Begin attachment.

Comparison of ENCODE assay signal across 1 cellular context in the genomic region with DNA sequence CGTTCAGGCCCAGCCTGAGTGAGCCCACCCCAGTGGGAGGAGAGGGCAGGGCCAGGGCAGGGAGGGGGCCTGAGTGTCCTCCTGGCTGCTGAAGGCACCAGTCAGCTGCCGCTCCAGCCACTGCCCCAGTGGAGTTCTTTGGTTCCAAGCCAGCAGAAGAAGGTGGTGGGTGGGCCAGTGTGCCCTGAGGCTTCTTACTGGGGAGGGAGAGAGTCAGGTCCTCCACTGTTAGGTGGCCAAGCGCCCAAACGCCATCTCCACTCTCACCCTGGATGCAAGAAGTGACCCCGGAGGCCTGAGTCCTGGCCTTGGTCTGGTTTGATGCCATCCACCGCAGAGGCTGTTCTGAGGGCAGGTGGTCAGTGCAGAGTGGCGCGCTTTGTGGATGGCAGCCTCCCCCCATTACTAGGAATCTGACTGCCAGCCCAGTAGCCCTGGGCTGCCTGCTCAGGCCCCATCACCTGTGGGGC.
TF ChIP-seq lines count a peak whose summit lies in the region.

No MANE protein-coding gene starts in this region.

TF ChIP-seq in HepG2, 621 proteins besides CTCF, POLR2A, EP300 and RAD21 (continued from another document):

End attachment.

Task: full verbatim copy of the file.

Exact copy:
Comparison of ENCODE assay signal across 1 cellular context in the genomic region with DNA sequence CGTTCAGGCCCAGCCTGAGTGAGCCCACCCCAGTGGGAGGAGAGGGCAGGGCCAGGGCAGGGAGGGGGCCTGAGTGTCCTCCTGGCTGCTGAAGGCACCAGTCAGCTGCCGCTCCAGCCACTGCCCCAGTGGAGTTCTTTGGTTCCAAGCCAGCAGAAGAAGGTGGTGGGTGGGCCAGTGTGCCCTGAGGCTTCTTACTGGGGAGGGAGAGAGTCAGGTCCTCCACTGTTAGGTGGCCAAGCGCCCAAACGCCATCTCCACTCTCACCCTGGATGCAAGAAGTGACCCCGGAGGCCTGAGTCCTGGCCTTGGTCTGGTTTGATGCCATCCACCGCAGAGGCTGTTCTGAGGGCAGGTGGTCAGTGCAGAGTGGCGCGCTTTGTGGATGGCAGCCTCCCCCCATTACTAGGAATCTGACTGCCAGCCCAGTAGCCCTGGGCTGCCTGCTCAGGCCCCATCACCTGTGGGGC.
TF ChIP-seq lines count a peak whose summit lies in the region.

No MANE protein-coding gene starts in this region.

TF ChIP-seq in HepG2, 621 proteins besides CTCF, POLR2A, EP300 and RAD21 (continued from another document):